"Discovering being pregnant after 20 years should be the greatest moment ever! A priceless moment when the gynaecologist confirmed we were six weeks pregnant.
I was in good health and went for all my regular check-ups. At 13 weeks our gynaecologist suggested a routine check-up at a foetal assessment clinic in Cape Town.
During this consultation, I was told (my husband works abroad and was out of the country at the time of our appointment), "it" (this was how our baby was referred to), was Down syndrome. All the markers/indicators were there, enough to confirm he was Down syndrome.
I was extremely and surprisingly very calm.
My mom accompanied me to my appointment. No parent wants to hear their child might be born with a disability.
I opted against any testing and in fact I requested the doctor to end the consultation. This was the worst consultation I have ever experienced. Termination was never an option for us and neither was amniocentesis.
I totally understand doctors shouldn't get emotionally involved with their patients, however bedside manners are of the utmost importance especially with a diagnosis that can change a family's life forever.
Our gynaecologist was beyond supportive and to this very day touches base with us from time to time. For the remainder of my pregnancy, I walked with the uncertainty if our son (whom we named Michael when we discovered he was a boy), was going to be born with Down's.
This was a chance we as parents took and decided we will deal with the unknown as we go along. My husband, adult sons, parents and friends were our greatest support structure.
Faith carried us and although very scared and not sure what to expect, we remained positive, supported and comforted each other during this very difficult time.
Michael was born on Monday 27 August 2012 at 5.40 pm. My husband was totally over the moon. We didn't see Down syndrome. We welcomed our beautiful baby boy into this world a perfect moment for us as a family.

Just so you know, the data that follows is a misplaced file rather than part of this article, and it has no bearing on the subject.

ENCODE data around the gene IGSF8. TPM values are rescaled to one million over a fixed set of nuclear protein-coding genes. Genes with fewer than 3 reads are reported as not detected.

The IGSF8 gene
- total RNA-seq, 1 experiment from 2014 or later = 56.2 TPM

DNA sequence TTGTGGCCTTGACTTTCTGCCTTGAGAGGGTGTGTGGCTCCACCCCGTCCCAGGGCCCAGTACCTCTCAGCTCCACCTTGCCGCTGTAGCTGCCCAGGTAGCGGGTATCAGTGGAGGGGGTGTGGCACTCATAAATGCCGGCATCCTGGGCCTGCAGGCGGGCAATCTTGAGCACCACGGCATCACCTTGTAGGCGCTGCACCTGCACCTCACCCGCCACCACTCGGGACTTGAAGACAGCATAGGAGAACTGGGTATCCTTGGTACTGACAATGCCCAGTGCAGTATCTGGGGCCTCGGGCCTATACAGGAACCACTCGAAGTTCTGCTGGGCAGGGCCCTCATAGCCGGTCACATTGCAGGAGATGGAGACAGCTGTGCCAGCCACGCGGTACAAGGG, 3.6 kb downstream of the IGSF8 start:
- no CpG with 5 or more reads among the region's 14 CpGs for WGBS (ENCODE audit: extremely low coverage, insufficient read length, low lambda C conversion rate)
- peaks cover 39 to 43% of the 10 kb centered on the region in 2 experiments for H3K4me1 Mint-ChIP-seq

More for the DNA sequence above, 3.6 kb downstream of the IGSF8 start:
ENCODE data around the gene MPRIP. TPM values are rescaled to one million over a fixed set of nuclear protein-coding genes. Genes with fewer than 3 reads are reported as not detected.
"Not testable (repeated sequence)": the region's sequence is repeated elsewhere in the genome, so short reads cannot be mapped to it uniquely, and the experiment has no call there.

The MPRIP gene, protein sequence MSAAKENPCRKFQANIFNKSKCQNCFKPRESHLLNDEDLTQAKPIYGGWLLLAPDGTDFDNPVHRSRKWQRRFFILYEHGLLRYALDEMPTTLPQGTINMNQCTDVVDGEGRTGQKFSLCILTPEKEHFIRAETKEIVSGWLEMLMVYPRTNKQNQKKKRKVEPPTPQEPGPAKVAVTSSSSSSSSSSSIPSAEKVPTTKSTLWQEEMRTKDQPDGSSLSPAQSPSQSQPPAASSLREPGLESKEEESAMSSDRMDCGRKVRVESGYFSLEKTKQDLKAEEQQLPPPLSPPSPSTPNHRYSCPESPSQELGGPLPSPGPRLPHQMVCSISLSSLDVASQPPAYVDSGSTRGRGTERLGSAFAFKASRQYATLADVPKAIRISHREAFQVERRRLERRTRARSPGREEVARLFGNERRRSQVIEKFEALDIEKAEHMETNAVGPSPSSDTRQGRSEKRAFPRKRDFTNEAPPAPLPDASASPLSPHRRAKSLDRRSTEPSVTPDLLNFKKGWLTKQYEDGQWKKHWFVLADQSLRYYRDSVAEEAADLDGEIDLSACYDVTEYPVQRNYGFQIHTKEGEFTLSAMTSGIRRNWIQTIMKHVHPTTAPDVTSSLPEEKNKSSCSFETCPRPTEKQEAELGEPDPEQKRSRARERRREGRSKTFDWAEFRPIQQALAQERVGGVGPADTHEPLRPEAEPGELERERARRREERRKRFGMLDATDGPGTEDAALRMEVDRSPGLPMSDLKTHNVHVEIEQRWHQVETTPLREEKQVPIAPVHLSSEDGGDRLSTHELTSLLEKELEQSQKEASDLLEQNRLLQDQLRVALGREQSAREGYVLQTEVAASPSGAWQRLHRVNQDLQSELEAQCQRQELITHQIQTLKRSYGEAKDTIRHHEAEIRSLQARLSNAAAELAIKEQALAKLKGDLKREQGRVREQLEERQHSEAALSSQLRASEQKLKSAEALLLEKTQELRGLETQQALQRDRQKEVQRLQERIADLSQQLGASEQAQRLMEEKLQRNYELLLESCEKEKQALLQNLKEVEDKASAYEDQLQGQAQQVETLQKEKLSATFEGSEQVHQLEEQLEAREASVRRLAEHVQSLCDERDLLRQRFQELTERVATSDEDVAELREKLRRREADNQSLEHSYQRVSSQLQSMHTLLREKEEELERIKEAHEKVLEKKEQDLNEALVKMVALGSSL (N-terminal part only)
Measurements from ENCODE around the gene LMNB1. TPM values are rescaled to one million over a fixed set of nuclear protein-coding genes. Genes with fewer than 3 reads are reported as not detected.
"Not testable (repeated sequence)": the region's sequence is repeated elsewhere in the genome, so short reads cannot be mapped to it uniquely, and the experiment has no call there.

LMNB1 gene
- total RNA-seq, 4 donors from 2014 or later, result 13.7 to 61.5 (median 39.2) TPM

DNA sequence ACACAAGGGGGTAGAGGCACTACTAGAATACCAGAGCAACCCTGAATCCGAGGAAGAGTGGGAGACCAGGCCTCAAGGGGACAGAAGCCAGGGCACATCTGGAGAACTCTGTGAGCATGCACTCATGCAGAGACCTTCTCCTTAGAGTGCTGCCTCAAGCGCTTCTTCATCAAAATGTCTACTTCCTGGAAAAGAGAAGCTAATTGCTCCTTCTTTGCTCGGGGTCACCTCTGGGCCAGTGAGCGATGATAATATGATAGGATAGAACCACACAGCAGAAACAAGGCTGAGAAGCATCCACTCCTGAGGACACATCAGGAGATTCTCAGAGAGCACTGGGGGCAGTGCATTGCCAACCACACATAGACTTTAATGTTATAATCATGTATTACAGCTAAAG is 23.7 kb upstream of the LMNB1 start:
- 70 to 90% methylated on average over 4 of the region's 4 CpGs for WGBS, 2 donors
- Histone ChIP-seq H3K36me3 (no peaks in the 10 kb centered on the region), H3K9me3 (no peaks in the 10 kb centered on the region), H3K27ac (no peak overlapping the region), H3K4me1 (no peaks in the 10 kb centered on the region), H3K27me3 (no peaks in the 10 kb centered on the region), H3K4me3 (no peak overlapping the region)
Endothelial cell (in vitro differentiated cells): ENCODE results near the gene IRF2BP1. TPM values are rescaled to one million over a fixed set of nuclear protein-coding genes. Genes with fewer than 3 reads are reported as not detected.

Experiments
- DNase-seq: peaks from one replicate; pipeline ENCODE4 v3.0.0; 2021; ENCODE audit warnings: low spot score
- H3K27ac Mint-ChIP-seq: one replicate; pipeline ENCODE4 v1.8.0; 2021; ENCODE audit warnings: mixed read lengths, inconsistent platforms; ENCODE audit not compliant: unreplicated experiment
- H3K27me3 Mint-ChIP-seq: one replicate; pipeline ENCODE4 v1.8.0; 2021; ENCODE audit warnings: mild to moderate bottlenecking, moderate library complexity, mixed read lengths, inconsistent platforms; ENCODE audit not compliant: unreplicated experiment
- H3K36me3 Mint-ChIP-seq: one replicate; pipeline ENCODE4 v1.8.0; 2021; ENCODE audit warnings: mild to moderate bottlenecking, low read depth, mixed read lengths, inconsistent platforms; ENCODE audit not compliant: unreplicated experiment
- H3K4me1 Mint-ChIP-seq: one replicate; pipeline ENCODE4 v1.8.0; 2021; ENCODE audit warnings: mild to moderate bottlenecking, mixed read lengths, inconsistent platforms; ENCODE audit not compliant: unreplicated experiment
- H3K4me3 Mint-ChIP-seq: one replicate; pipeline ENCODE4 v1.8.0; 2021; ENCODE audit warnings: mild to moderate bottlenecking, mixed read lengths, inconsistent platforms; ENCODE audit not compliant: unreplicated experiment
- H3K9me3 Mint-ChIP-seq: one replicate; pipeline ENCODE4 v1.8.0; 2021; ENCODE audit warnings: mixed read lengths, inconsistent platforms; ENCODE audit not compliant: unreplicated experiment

Our paediatrician told us our baby was born with Down syndrome and that further blood results will confirm the type of Down's. Michael was rushed to neonatal ICU while I was in recovery.
My husband was with our son until I was wheeled into my room later the evening. By then Michael was stabilised.
Thankfully our son was safely delivered, but we faced an unsure future. This is a total understatement. We continued to educate ourselves regarding Michael's condition. Our sons and Michael's grandparents stood by us and said we were all in this together. From six weeks old we started therapies.
At 10 months, I noticed one Saturday morning Michael had little red spots in his face, lower legs and ankles.
I thought he might have measles! A friend of ours who's a dermatologist checked Michael out on the Wednesday morning, arranged a biopsy of the spots on the Thursday as well as extensive blood tests.
By the Thursday evening, he popped around to our home and said, "There's no easy way of saying this, but Michael might have leukaemia."
As you can well imagine, my world collapsed. This tiny little angel of ours, struggling to reach his milestones, now had to deal with leukaemia.
Michael had to go for further blood tests on the Friday morning and our paediatrician called me at approximately 11am later that morning, advising us we had to get Michael to Red Cross Oncology ASAP.
Once again Michael had to endure more blood tests, confirming his platelet count was 11 and it should have been a minimum of 150! He had to have a platelet transfusion that very same afternoon.
I vividly remember the red spots disappearing as the platelets made their way into his body. The oncologist was kind to discharge us for the weekend, but we had to return the Monday morning for Michael to have a lumber puncture and bone marrow biopsy.
I was shattered. This little angel was totally unaware what was ahead of him. We prayed that Michael did not have leukaemia, but the results proved differently the Monday.
The oncologist confirmed Michael was positive. NOW OUR SON HAD CANCER TOO.
Our parish priest walked into the high care unit as the doctor disclosed Michael's results to me. Once again I was shattered. My husband was abroad. I managed to tell him to catch a flight home, because our baby was about to start chemotherapy.
Michael and I lived at Red Cross Hospital for six months, of which we were only home for two and a half weeks during that time. Michael had a few close calls where everyone thought he wasn't going to make it.
He was moved to ICU during the early hours on a Sunday morning in October 2013. With prayer and submission, he thankfully pulled through.
At that stage we opted to stop chemo and decided to appreciate, enjoy life and live it to the fullest. We came home and although he faces many other challenges, we are thankful for every day.
When Michael was diagnosed with Down's, our family (this includes our friends) were there, when CANCER came knocking at our door, family and friends were there too. We are humbled by the fact that we are in the position to afford Michael this opportunity, because he's doing extremely well.
Today is all we have, tomorrow is never promised. Without the support of family and friends, we are totally lost."
This story was submitted to YOU by one of our readers and has been minimally edited.
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